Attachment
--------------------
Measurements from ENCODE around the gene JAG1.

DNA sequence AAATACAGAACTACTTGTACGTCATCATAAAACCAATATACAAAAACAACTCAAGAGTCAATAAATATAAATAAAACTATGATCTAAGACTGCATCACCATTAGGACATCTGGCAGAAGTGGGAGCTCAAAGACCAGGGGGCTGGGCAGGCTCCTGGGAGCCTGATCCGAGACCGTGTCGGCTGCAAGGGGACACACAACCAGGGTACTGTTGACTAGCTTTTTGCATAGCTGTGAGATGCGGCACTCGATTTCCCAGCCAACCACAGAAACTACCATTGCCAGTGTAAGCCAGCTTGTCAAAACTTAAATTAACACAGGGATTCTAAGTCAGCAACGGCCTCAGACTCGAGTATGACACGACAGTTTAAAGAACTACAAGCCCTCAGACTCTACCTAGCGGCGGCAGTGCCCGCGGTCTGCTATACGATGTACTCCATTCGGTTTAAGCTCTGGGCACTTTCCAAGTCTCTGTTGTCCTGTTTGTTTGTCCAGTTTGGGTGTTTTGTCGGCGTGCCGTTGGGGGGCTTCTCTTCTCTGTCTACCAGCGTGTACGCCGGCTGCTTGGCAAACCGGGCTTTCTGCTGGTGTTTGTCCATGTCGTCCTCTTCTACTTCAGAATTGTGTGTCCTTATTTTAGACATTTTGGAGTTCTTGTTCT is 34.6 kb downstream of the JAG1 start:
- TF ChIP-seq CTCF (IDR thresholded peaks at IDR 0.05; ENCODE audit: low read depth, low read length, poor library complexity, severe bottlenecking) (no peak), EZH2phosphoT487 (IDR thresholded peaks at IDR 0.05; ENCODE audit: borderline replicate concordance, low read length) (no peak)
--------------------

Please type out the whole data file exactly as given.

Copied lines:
Measurements from ENCODE around the gene JAG1.

DNA sequence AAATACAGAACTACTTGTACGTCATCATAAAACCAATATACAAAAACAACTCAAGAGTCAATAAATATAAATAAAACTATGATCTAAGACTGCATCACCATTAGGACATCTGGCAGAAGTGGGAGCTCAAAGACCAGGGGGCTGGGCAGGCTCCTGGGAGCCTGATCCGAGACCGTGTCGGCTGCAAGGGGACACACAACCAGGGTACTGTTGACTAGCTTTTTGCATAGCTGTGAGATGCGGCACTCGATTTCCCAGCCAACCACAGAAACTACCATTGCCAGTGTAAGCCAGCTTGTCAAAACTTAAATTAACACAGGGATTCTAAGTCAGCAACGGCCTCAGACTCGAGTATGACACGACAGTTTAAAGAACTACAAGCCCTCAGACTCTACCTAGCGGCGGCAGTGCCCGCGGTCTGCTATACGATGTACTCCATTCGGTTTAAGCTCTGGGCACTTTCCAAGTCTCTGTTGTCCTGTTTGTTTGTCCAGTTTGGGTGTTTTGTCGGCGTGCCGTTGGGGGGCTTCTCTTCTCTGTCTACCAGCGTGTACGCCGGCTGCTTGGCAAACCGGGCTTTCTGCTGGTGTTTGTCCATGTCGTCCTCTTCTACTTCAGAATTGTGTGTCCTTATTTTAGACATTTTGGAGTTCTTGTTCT is 34.6 kb downstream of the JAG1 start:
- TF ChIP-seq CTCF (IDR thresholded peaks at IDR 0.05; ENCODE audit: low read depth, low read length, poor library complexity, severe bottlenecking) (no peak), EZH2phosphoT487 (IDR thresholded peaks at IDR 0.05; ENCODE audit: borderline replicate concordance, low read length) (no peak)